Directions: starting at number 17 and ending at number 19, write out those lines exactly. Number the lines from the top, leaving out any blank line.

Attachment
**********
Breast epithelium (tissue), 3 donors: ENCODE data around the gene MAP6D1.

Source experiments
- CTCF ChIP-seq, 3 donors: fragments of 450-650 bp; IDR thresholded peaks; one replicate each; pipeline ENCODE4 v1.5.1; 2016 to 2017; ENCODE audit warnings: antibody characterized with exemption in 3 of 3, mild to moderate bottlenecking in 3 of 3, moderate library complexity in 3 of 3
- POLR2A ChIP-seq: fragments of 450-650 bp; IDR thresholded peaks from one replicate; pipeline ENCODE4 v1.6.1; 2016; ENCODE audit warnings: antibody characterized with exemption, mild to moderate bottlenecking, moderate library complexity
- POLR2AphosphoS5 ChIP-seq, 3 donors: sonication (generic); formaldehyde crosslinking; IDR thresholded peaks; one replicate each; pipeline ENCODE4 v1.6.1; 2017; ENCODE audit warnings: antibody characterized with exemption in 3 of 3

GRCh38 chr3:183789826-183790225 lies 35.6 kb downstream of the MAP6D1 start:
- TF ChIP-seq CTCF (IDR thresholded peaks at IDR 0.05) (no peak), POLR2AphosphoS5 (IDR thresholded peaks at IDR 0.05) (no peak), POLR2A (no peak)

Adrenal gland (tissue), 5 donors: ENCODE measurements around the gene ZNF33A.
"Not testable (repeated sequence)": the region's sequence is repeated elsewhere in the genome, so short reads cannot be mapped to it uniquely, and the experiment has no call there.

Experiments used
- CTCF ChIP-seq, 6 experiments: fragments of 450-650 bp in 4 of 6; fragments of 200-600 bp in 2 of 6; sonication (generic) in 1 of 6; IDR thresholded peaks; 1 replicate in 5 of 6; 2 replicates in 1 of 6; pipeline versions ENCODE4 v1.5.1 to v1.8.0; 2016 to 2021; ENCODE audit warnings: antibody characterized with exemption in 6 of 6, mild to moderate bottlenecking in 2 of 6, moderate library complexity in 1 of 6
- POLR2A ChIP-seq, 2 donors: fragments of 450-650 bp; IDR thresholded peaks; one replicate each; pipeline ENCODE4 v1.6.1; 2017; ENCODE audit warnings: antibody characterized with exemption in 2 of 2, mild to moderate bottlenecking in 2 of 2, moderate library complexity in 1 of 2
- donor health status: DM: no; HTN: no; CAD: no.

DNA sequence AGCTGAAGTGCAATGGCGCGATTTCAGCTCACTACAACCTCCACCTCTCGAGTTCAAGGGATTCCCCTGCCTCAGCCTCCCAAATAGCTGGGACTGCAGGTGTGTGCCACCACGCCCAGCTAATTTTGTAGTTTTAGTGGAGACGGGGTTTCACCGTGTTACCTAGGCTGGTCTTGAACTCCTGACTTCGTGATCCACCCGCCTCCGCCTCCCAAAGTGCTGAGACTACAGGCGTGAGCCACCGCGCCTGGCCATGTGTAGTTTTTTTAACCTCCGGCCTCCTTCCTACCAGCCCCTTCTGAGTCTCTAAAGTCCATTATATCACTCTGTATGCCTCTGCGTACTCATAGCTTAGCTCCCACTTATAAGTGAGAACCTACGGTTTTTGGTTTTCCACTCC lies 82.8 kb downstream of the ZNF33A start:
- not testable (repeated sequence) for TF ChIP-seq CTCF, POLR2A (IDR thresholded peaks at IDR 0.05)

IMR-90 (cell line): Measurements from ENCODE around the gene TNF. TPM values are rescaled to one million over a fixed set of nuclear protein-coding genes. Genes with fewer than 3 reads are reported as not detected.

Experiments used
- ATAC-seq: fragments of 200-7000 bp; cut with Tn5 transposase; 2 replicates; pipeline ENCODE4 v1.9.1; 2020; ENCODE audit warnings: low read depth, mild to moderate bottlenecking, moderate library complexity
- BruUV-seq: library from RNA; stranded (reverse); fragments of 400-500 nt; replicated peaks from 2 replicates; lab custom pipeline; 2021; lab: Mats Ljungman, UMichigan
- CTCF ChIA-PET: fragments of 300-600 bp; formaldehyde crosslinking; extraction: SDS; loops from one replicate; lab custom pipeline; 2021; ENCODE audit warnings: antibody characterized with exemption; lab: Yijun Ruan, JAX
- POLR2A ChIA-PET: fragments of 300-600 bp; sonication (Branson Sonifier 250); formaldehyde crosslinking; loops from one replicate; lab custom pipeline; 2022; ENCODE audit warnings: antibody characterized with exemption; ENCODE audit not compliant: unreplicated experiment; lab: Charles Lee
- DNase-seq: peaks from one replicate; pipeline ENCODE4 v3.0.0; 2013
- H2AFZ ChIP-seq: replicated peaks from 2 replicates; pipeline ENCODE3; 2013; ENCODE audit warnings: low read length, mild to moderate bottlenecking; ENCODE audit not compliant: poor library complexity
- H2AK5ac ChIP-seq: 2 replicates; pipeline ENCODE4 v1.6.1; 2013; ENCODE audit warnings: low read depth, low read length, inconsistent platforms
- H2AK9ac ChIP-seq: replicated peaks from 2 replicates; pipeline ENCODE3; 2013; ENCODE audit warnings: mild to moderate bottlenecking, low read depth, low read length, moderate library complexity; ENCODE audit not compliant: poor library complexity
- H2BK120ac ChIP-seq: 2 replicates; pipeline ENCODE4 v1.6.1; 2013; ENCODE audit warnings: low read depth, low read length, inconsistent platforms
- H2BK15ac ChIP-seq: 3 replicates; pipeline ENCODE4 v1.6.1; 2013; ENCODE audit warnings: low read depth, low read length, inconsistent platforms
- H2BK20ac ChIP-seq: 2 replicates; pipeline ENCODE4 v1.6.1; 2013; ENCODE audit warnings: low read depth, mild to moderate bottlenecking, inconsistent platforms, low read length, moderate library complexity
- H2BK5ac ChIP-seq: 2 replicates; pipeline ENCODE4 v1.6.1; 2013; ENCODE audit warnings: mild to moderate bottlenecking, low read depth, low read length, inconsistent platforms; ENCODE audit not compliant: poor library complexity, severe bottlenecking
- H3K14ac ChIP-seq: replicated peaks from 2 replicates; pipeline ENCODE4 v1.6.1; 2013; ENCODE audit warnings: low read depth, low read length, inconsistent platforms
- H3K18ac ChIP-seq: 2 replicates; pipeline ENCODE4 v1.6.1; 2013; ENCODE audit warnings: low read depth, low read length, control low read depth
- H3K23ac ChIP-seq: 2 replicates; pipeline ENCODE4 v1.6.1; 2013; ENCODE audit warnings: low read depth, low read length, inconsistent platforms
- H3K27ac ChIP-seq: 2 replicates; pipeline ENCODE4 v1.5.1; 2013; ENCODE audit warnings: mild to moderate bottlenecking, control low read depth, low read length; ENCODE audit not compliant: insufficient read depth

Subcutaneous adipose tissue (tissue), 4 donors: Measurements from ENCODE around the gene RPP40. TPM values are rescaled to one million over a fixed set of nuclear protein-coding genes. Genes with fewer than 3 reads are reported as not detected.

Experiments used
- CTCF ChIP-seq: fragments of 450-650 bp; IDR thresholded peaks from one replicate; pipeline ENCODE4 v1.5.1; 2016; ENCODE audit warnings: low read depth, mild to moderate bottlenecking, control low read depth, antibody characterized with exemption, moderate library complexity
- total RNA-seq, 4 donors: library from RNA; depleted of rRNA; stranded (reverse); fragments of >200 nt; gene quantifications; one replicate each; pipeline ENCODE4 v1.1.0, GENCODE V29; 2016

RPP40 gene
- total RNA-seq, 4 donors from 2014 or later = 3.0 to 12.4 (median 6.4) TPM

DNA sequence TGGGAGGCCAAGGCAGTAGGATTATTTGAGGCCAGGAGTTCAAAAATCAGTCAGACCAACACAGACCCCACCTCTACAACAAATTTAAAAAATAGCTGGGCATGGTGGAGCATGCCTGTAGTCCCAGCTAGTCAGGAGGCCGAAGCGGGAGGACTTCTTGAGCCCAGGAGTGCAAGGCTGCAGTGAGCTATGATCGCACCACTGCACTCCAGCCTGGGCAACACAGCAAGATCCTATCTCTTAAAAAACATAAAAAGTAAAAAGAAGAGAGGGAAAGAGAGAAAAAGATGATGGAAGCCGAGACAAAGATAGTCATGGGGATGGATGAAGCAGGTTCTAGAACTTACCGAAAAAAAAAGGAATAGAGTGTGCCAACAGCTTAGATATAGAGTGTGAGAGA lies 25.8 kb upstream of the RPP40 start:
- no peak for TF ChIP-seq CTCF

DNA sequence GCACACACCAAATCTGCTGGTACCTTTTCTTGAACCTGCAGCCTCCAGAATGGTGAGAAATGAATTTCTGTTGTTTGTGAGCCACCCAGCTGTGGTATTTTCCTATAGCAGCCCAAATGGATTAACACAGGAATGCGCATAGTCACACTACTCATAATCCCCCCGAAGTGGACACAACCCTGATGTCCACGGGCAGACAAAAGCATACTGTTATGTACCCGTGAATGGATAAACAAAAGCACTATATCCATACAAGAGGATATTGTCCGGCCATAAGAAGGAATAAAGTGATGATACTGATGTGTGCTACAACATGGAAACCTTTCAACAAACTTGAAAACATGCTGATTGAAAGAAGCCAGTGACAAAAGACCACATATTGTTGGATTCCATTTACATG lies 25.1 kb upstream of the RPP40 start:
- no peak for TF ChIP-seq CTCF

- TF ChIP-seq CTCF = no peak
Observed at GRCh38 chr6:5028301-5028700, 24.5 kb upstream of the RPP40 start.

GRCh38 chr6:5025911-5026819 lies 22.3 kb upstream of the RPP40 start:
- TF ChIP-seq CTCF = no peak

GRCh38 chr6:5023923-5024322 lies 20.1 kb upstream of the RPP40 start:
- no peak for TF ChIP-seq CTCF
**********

Experiments used
- ATAC-seq: fragments of 200-7000 bp; cut with Tn5 transposase; 2 replicates; pipeline ENCODE4 v1.9.1; 2020; ENCODE audit warnings: low read depth, mild to moderate bottlenecking, moderate library complexity
- BruUV-seq: library from RNA; stranded (reverse); fragments of 400-500 nt; replicated peaks from 2 replicates; lab custom pipeline; 2021; lab: Mats Ljungman, UMichigan